Editor's Note: With the release of the latest edition of the mental health manual, the Diagnostic and Statistical Manual of Mental Disorders (the DSM), LiveScience takes a close look at some of the disorders it defines. This series asks the fundamental question: What is normal, and what is not?
Angry kids who throw excessive, explosive tantrums now have their own disorder: disruptive mood dysregulation disorder.
Whereas this new addition to the mental health dictionary, the DSM, has prompted protests that psychiatrists are turning a normal part of childhood into a mental disorder, proponents say it will address the skyrocketing rate of another diagnosis that is leading to the inappropriate use of powerful medications on children.
The soaring diagnoses belong to pediatric cases of bipolar disorder.
Between 1994-1995 and 2002-2003, the diagnosis of bipolar disorder in children grew by 40-fold, according to research published in 2007 in the journal Archives of General Psychiatry. [ 11 New Warning Signs Help Spot Mental Illness in Children ]
Many of these children exhibited a pattern not consistent with a bipolar diagnosis. Specifically, bipolar disorder involves episodes of mania, which can show up in children as irritability. However, many of the children diagnosed did not have clear-cut episodes of irritability, instead, they were constantly irritable. As a result, experts believe many children are being misdiagnosed.
Bipolar disorder is often treated with medications that bring worrisome side effects that are worse in children, according to the advocacy group the National Alliance on Mental Illness. These include weight gain that brings increased risk of diabetes or heart problems later in life, movement abnormalities and other problems.
When it came time to put together the new edition of the mental health manual, called the DSM-5, officials at the American Psychiatric Association, which publishes the manual, wanted to include a better-fitting diagnosis for kids with persistently angry, irritable dispositions, hence the addition of disruptive mood dysregulation disorder (DMDD).
However, the addition is controversial. Allen Frances, who chaired the task force for the previous edition of DSM, charges that this new DMDD diagnosis "will exacerbate, not relieve, the already excessive and inappropriate use of medicationin young children."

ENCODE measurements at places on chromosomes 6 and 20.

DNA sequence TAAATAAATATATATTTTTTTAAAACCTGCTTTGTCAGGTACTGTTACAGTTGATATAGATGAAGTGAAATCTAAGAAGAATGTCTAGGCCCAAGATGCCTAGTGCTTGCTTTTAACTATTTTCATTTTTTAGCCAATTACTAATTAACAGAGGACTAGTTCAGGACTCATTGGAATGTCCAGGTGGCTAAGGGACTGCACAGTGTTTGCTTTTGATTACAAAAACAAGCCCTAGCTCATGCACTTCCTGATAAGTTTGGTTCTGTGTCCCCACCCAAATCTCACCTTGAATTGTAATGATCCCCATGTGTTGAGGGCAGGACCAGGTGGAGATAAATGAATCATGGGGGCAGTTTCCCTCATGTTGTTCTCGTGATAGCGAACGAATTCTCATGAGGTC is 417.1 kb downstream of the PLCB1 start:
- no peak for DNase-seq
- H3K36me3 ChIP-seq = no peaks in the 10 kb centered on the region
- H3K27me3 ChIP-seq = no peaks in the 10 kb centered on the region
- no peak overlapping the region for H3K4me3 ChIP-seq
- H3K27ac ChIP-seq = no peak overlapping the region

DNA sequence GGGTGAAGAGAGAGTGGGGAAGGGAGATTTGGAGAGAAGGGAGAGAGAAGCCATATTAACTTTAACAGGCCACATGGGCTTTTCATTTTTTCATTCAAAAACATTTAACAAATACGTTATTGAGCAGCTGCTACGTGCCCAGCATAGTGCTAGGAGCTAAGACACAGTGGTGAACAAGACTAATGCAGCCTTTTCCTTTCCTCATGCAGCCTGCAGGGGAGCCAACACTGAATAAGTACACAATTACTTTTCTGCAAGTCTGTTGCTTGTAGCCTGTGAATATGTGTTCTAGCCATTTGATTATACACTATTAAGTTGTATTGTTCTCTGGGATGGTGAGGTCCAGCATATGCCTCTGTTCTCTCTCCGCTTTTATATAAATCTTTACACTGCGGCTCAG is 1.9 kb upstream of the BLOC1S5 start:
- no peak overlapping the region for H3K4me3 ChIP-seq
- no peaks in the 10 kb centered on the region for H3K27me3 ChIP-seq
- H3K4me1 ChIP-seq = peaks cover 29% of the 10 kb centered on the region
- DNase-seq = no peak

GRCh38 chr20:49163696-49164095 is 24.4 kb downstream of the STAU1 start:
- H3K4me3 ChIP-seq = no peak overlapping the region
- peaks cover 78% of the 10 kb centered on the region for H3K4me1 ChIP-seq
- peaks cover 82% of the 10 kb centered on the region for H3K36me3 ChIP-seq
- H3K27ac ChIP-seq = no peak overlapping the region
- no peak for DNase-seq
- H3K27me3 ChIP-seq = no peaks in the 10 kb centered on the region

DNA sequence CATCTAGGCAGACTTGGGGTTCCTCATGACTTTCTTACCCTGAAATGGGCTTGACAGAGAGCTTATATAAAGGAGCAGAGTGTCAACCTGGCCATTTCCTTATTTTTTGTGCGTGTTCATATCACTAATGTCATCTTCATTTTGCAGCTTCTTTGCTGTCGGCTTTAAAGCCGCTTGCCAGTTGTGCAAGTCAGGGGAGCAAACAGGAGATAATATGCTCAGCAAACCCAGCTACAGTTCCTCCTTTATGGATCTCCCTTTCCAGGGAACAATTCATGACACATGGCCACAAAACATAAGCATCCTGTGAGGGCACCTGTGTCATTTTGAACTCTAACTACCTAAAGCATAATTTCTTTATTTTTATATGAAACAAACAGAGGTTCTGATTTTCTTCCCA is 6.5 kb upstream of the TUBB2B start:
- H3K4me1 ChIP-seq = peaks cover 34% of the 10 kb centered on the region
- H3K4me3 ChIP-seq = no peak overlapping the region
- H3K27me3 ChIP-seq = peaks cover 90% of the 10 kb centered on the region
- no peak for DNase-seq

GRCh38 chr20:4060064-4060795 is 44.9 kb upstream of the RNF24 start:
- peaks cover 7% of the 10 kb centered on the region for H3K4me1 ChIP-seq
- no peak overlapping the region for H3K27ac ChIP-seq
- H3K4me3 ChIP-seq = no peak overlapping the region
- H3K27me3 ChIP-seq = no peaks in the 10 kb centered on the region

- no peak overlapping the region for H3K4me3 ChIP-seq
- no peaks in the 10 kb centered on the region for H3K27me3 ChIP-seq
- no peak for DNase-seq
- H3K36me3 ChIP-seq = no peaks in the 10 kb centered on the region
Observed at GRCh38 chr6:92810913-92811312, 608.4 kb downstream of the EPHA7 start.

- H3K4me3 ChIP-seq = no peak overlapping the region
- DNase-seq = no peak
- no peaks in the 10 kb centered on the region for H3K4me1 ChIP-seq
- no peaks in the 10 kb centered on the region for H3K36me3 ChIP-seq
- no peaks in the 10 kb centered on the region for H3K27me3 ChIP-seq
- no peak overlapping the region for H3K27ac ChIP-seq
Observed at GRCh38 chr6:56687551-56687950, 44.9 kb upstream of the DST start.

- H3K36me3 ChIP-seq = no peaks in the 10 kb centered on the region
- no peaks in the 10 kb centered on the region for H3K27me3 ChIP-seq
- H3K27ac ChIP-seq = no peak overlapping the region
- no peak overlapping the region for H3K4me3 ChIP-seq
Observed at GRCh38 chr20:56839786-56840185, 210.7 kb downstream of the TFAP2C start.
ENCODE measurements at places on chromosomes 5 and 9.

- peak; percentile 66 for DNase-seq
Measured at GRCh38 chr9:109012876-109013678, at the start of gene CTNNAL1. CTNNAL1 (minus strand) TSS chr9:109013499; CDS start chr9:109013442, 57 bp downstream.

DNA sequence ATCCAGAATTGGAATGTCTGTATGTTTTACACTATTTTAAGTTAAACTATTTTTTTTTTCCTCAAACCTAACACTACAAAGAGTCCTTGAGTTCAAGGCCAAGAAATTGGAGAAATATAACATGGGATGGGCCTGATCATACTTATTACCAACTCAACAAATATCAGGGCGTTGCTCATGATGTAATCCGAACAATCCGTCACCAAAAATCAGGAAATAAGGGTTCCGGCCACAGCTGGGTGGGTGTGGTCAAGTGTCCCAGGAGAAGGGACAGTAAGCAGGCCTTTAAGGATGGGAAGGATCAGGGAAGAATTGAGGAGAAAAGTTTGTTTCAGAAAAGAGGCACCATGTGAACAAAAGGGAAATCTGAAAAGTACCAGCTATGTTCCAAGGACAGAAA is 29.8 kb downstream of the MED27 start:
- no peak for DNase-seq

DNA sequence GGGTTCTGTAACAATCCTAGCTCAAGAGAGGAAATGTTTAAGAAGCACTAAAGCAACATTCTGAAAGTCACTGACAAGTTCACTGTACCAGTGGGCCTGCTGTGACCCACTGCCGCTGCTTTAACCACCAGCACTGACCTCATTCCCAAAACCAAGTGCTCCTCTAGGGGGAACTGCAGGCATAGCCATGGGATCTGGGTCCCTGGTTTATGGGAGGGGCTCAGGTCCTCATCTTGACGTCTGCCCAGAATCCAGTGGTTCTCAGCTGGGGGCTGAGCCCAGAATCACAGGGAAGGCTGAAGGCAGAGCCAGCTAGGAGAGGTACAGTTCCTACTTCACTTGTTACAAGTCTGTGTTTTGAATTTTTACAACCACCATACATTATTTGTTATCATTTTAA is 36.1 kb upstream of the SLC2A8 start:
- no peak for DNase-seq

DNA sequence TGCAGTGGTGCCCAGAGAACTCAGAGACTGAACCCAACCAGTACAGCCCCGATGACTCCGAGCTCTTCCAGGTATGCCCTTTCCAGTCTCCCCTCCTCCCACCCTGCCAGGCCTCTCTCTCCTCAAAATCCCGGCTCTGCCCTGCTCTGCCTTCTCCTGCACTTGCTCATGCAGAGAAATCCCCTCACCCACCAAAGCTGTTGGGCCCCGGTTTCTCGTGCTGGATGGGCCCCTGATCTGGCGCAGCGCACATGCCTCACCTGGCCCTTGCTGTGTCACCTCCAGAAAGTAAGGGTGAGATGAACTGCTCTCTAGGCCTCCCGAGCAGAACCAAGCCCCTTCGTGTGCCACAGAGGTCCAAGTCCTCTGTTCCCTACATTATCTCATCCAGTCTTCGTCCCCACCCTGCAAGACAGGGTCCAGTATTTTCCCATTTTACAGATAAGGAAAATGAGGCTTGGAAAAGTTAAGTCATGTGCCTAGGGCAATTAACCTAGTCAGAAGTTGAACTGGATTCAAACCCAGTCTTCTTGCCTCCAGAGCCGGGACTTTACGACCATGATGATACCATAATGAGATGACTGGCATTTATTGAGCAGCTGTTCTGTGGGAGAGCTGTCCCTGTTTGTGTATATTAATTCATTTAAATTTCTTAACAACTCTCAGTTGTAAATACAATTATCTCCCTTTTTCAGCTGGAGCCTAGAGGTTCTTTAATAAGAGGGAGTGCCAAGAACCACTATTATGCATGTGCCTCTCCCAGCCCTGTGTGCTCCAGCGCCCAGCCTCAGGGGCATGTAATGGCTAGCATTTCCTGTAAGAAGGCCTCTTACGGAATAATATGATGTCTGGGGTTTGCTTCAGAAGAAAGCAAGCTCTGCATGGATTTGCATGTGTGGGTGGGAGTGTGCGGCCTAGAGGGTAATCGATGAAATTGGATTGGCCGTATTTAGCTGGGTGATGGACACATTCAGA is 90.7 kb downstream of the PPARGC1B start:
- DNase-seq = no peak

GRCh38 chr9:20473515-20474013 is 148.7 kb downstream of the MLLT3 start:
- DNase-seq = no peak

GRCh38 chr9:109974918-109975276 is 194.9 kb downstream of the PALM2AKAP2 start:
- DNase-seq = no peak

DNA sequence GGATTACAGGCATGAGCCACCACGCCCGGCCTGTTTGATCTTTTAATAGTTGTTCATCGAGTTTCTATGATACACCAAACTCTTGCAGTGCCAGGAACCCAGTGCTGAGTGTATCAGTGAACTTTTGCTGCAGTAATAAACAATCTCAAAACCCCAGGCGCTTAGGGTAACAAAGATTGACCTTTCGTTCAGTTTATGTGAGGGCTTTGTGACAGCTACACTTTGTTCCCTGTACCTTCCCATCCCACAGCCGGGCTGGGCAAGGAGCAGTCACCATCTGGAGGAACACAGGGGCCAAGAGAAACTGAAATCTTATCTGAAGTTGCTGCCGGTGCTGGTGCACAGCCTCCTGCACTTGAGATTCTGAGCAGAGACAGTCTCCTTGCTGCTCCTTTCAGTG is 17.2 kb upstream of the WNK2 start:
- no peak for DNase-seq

The addition of DMDD could prove helpful, because it will enable researchers to study these symptoms in children who have previously been diagnosed with bipolar disorder, but who don’t fit the profile for that disorder, said Robin Rosenberg, a clinical psychologist and co-author of the psychology textbook "Abnormal Psychology" (Worth Publishers, 2009).
"The concern is that it will lower the threshold for diagnosing kids who are just having a hard time," Rosenberg said. "There is a gain and there is a risk. If it becomes overly diagnosed, it will prevent us from figuring out what is going on with kids who really have this persistent problem with mood and behavior and, more importantly, needlessly put children on dangerous medications."
Tantrums and bad moods are normal parts of childhood. But to receive a DMDD diagnosis, a child must have rages that are "grossly out of proportion" three or more times per week, on average. The child's mood between outbursts must be "irritable or angry most of the day, nearly every day," according to the DMDD criteria, which set a threshold of at least 12 months.
Kids who might qualify for this new diagnosis may come to the attention of mental health professionals because they have serious behavioral trouble at school or their parents may be unable to control them at home, Rosenberg said.
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